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Toxicol Sci. 2014 Oct;141(2):329-34. doi: 10.1093/toxsci/kfu137. Epub 2014 Jul 11.

Reduced foodborne toxin exposure is a benefit of improving dietary diversity.

Author information

1
Department of Food Science and Human Nutrition, Michigan State University, East Lansing, Michigan 48824 Department of Agricultural, Food, and Resource Economics, Michigan State University, East Lansing, Michigan 48824 fwu@msu.edu.
2
Department of Food Science and Human Nutrition, Michigan State University, East Lansing, Michigan 48824.
3
Environmental Health Sciences, Johns Hopkins Bloomberg School of Public Health, Baltimore, Maryland 21205 Environmental and Occupational Health, Pharmacology & Chemical Biology, University of Pittsburgh, Pittsburgh, Pennsylvania 15261.

Abstract

Naturally occurring foodborne toxins are common in subsistence diets of low-income human populations worldwide. Often, these populations rely on one or two staple foods for the bulk of their calories, making them more susceptible to chronic intake of certain toxins. Exposure to common foodborne toxins is associated with diverse conditions such as cancer, immunotoxicity, growth impairment, and neurological deficits. Interventions focused solely on reducing toxin levels have proven difficult to sustain. Using case studies of two foodborne toxins, aflatoxin and cassava cyanide, this article addresses the heightened risk of particular diseases from eating monotonous diets based in maize, groundnuts, and cassava: common in sub-Saharan Africa and parts of Asia. We also discuss the potential role of increased dietary diversity in counteracting these diseases. Increased dietary diversity can reduce consumption of toxins and increase intake of nutrients that could counteract the toxicity of such chemicals. In Qidong, China, a population that previously consumed a monotonous maize-based diet and increased dietary diversity since the 1980s has experienced a dramatic reduction in liver cancer mortalities. That liver cancer decreased as dietary diversity increased is the catalyst for the hypothesis that dietary diversity could have a direct impact on reducing health effects of foodborne toxins. Future research, agricultural development, and food policy reforms should take into consideration the multifaceted benefits associated with improved dietary diversity. Collaborations between toxicologists, nutritionists, and policymakers are important to development of sustainable interventions to reduce foodborne toxin exposure and promote health through increased dietary diversity.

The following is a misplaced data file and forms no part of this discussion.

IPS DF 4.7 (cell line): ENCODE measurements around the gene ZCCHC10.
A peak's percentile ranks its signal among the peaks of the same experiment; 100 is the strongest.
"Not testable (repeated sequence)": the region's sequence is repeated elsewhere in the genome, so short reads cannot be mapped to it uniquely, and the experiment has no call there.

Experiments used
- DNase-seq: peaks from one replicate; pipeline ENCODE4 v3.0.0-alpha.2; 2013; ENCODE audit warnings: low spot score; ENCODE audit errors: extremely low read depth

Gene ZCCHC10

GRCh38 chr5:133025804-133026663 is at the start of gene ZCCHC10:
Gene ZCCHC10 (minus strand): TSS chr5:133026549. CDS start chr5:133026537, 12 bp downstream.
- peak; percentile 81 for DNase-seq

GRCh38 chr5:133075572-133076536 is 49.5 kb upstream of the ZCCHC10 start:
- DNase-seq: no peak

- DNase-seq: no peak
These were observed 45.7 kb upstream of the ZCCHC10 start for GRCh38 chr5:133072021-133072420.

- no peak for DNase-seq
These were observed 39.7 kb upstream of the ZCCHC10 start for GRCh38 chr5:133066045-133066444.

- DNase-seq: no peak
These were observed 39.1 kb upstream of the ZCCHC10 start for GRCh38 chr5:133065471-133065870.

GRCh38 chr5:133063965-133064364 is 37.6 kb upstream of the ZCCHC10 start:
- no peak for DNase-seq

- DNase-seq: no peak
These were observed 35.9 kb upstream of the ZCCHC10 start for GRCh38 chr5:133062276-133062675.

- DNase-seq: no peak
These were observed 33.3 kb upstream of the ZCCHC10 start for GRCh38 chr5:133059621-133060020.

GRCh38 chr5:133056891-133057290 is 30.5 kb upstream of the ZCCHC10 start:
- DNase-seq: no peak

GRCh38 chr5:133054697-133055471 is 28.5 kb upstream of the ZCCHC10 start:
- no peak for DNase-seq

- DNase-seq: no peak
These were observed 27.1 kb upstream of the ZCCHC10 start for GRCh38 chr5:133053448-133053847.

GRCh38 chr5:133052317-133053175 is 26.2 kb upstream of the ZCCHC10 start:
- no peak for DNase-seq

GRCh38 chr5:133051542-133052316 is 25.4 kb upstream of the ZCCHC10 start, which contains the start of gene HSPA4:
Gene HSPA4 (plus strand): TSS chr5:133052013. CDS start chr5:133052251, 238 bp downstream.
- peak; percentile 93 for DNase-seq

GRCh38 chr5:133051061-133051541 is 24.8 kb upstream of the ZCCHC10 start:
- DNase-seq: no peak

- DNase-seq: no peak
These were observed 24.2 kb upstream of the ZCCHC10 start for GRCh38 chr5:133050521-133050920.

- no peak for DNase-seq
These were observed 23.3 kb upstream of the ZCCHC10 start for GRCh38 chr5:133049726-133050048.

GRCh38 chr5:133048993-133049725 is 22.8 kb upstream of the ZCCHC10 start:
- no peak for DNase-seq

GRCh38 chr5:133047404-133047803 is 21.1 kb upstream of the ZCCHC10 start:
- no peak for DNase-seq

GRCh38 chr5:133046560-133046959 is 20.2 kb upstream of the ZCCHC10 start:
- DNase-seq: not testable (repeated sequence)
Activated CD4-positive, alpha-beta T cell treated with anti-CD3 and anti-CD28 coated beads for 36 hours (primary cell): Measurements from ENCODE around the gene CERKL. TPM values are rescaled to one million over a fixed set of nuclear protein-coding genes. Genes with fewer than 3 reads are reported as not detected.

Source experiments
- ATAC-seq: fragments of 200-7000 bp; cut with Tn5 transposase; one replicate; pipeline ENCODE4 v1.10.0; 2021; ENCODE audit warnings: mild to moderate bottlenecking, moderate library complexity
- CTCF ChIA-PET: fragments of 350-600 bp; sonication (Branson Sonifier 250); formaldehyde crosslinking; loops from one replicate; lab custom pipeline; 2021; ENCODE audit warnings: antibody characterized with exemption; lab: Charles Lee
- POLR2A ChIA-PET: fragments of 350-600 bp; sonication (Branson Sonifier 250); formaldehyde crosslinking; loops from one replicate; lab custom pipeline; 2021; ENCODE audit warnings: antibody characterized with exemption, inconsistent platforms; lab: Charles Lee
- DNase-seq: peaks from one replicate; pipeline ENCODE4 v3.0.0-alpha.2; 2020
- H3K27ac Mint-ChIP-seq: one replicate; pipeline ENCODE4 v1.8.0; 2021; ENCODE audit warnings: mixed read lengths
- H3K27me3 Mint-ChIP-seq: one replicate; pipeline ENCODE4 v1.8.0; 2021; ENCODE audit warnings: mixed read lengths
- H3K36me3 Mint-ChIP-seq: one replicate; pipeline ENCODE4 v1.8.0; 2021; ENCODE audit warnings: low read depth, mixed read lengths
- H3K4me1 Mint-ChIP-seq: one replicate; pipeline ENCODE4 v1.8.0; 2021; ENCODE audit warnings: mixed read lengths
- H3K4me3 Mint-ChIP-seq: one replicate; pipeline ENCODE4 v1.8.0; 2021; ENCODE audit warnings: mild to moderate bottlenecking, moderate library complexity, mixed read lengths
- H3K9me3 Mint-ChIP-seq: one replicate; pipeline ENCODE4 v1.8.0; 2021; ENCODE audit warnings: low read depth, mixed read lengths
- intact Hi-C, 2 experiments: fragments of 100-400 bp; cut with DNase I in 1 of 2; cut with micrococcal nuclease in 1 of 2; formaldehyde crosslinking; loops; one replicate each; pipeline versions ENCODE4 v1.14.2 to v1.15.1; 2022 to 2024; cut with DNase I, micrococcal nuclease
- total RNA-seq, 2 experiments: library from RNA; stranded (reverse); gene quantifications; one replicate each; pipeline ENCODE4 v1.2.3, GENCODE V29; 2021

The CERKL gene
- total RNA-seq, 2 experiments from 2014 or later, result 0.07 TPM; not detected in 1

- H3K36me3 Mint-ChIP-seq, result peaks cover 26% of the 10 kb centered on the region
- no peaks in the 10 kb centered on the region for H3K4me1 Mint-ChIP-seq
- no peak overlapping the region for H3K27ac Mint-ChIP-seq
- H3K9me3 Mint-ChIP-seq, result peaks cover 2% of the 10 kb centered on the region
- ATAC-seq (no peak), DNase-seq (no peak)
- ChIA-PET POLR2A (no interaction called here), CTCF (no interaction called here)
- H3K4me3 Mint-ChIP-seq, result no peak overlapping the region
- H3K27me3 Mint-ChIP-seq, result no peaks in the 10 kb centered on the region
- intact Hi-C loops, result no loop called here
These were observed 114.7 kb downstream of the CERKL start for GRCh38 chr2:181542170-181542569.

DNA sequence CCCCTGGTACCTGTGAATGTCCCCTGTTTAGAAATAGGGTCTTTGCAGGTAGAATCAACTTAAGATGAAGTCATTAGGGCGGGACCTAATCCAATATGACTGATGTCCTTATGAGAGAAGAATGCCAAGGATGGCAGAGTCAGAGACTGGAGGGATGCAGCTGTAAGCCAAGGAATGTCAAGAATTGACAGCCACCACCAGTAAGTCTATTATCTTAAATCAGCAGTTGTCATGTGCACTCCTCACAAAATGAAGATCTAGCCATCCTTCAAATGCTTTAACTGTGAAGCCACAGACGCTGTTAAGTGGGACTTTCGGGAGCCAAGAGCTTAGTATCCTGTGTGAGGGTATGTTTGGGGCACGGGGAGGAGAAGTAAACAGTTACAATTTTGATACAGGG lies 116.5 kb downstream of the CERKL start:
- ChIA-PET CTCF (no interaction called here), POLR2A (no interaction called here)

KEYWORDS:

aflatoxin; cassava cyanide; diet; foodborne toxins; global health; nutrition

PMID:
25015663
PMCID:
PMC4271042
DOI:
10.1093/toxsci/kfu137
[Indexed for MEDLINE]
Free PMC Article
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